There is a weekly publication emailed to all members by the geocaching publication, Groundspeak, that lists all new geocaches. The last one of the year listed one up Asotin Creek in the Blue Mountains. No one had logged this one but some of the competitors had already posted notes. One was a real challenge which read something to the effect –“I was in Spokane when this cache was posted but be advised the clock is ticking”.
Well, I saw the clock was still ticking on January 2nd so I loaded up Nellie and a mountain bike in the truck and headed out. I knew from one of the posts that the road that would take us to the vicinity of the cache had been closed for the winter. On the way out before reaching the closed gate across the road we stopped and picked up a cache that we had not attempted. I parked at the gate, unloaded the mountain bike, put on a backpack and biked up to a parking lot not too far up the road. From there we had a choice of taking a trail bordering the creek on one side of the ridge or taking the road up the other side. We took the trail because there was another cache up the trail a little ways that I didn’t have and I would rather have Nellie running along the trail than on the gravel road. I had biked up the trail in the past after caches in previous years but always in the summer. The trail steadily climbs and the ground was mostly frozen but it wasn’t particularly strenuous.
The first cache was no more than a half mile up the trail and required a short climb up the hill. It was hidden in a little recess at the base of a cliff.
When I got as close as I could to the cache from the trail I had traveled a little less than 3 ½ miles. I left my bike there and headed up the hill. To my surprise the cache was not very far up the mountain and I was there in less than 15 minutes. I was somewhat taken aback to discover that the logbook had several old entries in it including one of my own. It turns out that this was a cache that had been moved from another location.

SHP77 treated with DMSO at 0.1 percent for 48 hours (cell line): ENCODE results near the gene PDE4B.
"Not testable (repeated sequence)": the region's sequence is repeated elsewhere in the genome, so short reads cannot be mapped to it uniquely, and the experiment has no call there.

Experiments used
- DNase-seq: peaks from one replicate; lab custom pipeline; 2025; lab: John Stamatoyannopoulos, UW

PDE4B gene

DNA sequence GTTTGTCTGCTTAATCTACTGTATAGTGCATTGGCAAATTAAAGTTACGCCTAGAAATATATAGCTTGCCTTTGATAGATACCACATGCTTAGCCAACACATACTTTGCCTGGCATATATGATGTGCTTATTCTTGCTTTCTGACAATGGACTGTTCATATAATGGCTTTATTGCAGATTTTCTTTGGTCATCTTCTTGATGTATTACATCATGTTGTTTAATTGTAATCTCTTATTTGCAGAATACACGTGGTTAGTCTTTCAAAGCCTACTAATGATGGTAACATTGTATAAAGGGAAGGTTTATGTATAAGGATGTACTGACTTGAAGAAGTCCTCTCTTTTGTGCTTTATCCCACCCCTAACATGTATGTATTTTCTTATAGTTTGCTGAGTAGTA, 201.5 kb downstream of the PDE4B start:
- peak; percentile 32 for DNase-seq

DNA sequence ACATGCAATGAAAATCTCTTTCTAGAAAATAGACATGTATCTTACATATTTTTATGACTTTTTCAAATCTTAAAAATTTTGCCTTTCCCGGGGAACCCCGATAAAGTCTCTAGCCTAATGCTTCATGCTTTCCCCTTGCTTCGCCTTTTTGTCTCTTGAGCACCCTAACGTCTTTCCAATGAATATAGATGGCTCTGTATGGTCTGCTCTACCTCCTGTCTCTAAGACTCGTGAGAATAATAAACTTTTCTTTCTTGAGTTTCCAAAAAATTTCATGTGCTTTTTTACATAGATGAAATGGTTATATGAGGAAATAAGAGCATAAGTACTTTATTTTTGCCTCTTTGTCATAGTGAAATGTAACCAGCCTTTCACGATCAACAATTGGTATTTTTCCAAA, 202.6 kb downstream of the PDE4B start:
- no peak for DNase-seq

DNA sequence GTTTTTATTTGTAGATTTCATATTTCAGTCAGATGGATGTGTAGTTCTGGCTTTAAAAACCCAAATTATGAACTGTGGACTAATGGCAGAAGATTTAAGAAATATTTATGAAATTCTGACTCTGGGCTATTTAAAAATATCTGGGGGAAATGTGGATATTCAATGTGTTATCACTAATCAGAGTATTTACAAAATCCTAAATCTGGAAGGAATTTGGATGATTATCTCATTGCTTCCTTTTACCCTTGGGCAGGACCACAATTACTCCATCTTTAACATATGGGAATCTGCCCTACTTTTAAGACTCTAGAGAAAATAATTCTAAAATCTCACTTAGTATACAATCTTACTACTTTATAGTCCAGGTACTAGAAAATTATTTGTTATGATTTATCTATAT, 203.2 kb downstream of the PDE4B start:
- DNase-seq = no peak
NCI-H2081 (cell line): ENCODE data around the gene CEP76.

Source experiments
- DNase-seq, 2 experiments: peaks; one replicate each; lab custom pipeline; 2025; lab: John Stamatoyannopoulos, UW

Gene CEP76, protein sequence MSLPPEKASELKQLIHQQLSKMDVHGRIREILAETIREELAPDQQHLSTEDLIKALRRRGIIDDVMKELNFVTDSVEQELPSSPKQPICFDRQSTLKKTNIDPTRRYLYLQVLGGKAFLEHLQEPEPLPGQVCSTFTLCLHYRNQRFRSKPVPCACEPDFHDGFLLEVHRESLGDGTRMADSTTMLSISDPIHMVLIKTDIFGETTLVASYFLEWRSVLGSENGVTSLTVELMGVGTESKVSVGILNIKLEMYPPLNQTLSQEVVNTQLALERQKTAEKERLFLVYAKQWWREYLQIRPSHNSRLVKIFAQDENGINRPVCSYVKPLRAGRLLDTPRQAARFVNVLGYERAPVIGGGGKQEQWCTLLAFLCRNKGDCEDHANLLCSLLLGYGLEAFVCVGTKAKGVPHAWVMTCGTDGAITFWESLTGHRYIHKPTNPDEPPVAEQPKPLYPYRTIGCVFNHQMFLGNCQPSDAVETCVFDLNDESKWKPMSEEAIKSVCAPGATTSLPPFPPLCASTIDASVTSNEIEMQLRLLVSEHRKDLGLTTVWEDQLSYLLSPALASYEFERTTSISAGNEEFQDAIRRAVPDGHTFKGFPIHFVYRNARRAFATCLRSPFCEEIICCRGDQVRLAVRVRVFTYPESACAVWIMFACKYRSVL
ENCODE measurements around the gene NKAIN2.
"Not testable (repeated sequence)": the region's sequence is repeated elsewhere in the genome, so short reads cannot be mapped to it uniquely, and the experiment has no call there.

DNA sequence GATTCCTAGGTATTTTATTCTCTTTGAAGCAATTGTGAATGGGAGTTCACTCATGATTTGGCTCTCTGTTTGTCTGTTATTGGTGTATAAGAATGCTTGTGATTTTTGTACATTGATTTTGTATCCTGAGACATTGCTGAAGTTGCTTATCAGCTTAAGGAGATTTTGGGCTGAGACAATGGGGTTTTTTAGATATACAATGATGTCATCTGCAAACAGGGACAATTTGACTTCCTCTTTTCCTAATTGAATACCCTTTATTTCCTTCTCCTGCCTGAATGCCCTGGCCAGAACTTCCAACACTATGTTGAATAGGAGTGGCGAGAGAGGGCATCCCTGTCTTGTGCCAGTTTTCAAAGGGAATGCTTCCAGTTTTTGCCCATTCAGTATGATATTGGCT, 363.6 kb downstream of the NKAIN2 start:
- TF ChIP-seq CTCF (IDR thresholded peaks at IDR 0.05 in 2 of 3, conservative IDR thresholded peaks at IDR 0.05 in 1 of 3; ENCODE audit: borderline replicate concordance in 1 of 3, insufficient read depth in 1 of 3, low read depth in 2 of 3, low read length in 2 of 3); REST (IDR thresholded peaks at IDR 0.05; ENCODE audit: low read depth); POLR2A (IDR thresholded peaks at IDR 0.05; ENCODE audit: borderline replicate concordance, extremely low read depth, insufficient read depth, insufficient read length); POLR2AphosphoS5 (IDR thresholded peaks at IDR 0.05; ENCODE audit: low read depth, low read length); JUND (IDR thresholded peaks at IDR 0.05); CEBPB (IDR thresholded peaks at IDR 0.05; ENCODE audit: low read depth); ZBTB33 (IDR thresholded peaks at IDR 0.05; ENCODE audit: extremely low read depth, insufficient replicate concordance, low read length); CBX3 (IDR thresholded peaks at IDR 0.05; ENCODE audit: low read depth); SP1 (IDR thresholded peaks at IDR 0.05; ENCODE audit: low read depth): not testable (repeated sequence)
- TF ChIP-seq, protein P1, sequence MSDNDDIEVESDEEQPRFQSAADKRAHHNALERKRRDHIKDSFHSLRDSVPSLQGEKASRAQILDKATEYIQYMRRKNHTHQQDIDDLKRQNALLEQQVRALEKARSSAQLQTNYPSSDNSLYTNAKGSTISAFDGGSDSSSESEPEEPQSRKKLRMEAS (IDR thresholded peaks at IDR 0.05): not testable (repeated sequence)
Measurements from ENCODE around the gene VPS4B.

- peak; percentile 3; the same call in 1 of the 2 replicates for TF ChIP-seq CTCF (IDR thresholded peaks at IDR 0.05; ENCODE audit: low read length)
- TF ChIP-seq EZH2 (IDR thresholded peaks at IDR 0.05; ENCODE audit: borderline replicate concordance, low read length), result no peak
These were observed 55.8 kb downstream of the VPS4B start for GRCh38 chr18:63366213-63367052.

I had expected this cache to be much more difficult so it was a little of a let down. However, I’ve been working on a cache of my own called “No Hill for a Climber” which will be a multi-cache involving several stages. I had brought one of the containers with me so we started up the mountain to find a place for it. I soon saw a prominent rock formation that looked like a good spot. However, as I got closer it looked more and more familiar to me. Sure enough, when I got there I found a cache hidden there that I had found several years back. Well, the only thing to do was to head on up to the top of the mountain which we did. At the top we found a large mesa about 100 yards long by 25 yards wide. It was at an elevation of about 3,425 feet which was about 1,000 feet above the trail. I found a good hiding place in some rocks on the southwest end of the mesa.
I decided to take a different route down which turned out to be a mistake. We got into a series of benches separated by cliffs. Some of them I could have climbed down but I didn’t want to chance Nellie trying it because she thinks she’s a mountain goat. After a lot of hiking on steep side hills we eventually found several places to negotiate the series of cliffs and get back to the trail.
After a pause for some lunch we headed back down the trail. It should have been a great ride because it was all down hill. Unfortunately, it had warmed up enough to change the hard ground to mud. By the time we got back to the truck the bike as well as Nellie and I were covered with mud.
Now the funny part. Parked at the gate was the truck with the FTF license plate. I left a note on his windshield saying, ”Well, you said the clock was ticking”. I found out later that after seeing my truck (which he knew) he had gone up the road to get another cache he didn’t have before looping back and settling for 2nd to find on the other one. That made my day. [The last two pictures are the view from the mesa and the location of my cache] M/W